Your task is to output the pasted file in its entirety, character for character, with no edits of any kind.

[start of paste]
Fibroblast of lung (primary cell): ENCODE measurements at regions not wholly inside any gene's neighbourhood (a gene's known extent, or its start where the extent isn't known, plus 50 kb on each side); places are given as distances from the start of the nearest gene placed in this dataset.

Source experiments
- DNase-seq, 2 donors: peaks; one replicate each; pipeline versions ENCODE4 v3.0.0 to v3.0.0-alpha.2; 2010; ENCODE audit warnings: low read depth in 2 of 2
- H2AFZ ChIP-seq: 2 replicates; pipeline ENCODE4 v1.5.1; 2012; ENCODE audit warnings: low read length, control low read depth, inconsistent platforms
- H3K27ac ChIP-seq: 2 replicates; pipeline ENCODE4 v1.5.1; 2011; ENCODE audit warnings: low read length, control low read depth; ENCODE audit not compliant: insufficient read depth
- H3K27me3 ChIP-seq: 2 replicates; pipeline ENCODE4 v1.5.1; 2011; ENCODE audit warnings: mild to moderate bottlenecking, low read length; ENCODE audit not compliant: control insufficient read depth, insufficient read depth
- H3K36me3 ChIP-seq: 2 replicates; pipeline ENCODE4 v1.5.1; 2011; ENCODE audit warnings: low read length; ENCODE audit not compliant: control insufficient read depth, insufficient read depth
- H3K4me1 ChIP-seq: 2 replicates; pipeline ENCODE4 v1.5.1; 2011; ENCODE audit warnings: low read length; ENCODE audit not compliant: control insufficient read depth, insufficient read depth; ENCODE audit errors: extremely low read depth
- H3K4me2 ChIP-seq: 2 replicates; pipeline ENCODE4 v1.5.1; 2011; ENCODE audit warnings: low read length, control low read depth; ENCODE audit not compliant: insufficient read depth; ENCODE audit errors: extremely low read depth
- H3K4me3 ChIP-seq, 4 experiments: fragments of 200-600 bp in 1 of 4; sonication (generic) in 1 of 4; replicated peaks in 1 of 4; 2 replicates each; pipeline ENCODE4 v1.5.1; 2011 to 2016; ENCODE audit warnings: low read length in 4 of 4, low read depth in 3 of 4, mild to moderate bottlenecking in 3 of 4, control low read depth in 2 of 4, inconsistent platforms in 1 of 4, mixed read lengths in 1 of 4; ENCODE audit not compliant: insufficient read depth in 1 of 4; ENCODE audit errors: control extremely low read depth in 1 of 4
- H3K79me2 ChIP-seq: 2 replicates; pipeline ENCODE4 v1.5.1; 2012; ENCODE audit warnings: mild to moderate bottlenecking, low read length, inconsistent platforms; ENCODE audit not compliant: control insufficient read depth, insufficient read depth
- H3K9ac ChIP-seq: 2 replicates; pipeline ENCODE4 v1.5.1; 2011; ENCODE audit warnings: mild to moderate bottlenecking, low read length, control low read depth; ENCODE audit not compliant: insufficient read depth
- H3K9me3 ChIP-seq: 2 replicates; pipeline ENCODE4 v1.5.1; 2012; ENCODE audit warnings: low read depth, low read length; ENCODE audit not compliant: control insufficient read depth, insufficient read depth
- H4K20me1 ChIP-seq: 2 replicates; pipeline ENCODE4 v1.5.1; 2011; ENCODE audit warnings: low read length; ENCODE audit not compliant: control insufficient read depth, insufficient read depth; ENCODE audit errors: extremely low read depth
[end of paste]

Fibroblast of lung (primary cell): ENCODE measurements at regions not wholly inside any gene's neighbourhood (a gene's known extent, or its start where the extent isn't known, plus 50 kb on each side); places are given as distances from the start of the nearest gene placed in this dataset.

Source experiments
- DNase-seq, 2 donors: peaks; one replicate each; pipeline versions ENCODE4 v3.0.0 to v3.0.0-alpha.2; 2010; ENCODE audit warnings: low read depth in 2 of 2
- H2AFZ ChIP-seq: 2 replicates; pipeline ENCODE4 v1.5.1; 2012; ENCODE audit warnings: low read length, control low read depth, inconsistent platforms
- H3K27ac ChIP-seq: 2 replicates; pipeline ENCODE4 v1.5.1; 2011; ENCODE audit warnings: low read length, control low read depth; ENCODE audit not compliant: insufficient read depth
- H3K27me3 ChIP-seq: 2 replicates; pipeline ENCODE4 v1.5.1; 2011; ENCODE audit warnings: mild to moderate bottlenecking, low read length; ENCODE audit not compliant: control insufficient read depth, insufficient read depth
- H3K36me3 ChIP-seq: 2 replicates; pipeline ENCODE4 v1.5.1; 2011; ENCODE audit warnings: low read length; ENCODE audit not compliant: control insufficient read depth, insufficient read depth
- H3K4me1 ChIP-seq: 2 replicates; pipeline ENCODE4 v1.5.1; 2011; ENCODE audit warnings: low read length; ENCODE audit not compliant: control insufficient read depth, insufficient read depth; ENCODE audit errors: extremely low read depth
- H3K4me2 ChIP-seq: 2 replicates; pipeline ENCODE4 v1.5.1; 2011; ENCODE audit warnings: low read length, control low read depth; ENCODE audit not compliant: insufficient read depth; ENCODE audit errors: extremely low read depth
- H3K4me3 ChIP-seq, 4 experiments: fragments of 200-600 bp in 1 of 4; sonication (generic) in 1 of 4; replicated peaks in 1 of 4; 2 replicates each; pipeline ENCODE4 v1.5.1; 2011 to 2016; ENCODE audit warnings: low read length in 4 of 4, low read depth in 3 of 4, mild to moderate bottlenecking in 3 of 4, control low read depth in 2 of 4, inconsistent platforms in 1 of 4, mixed read lengths in 1 of 4; ENCODE audit not compliant: insufficient read depth in 1 of 4; ENCODE audit errors: control extremely low read depth in 1 of 4
- H3K79me2 ChIP-seq: 2 replicates; pipeline ENCODE4 v1.5.1; 2012; ENCODE audit warnings: mild to moderate bottlenecking, low read length, inconsistent platforms; ENCODE audit not compliant: control insufficient read depth, insufficient read depth
- H3K9ac ChIP-seq: 2 replicates; pipeline ENCODE4 v1.5.1; 2011; ENCODE audit warnings: mild to moderate bottlenecking, low read length, control low read depth; ENCODE audit not compliant: insufficient read depth
- H3K9me3 ChIP-seq: 2 replicates; pipeline ENCODE4 v1.5.1; 2012; ENCODE audit warnings: low read depth, low read length; ENCODE audit not compliant: control insufficient read depth, insufficient read depth
- H4K20me1 ChIP-seq: 2 replicates; pipeline ENCODE4 v1.5.1; 2011; ENCODE audit warnings: low read length; ENCODE audit not compliant: control insufficient read depth, insufficient read depth; ENCODE audit errors: extremely low read depth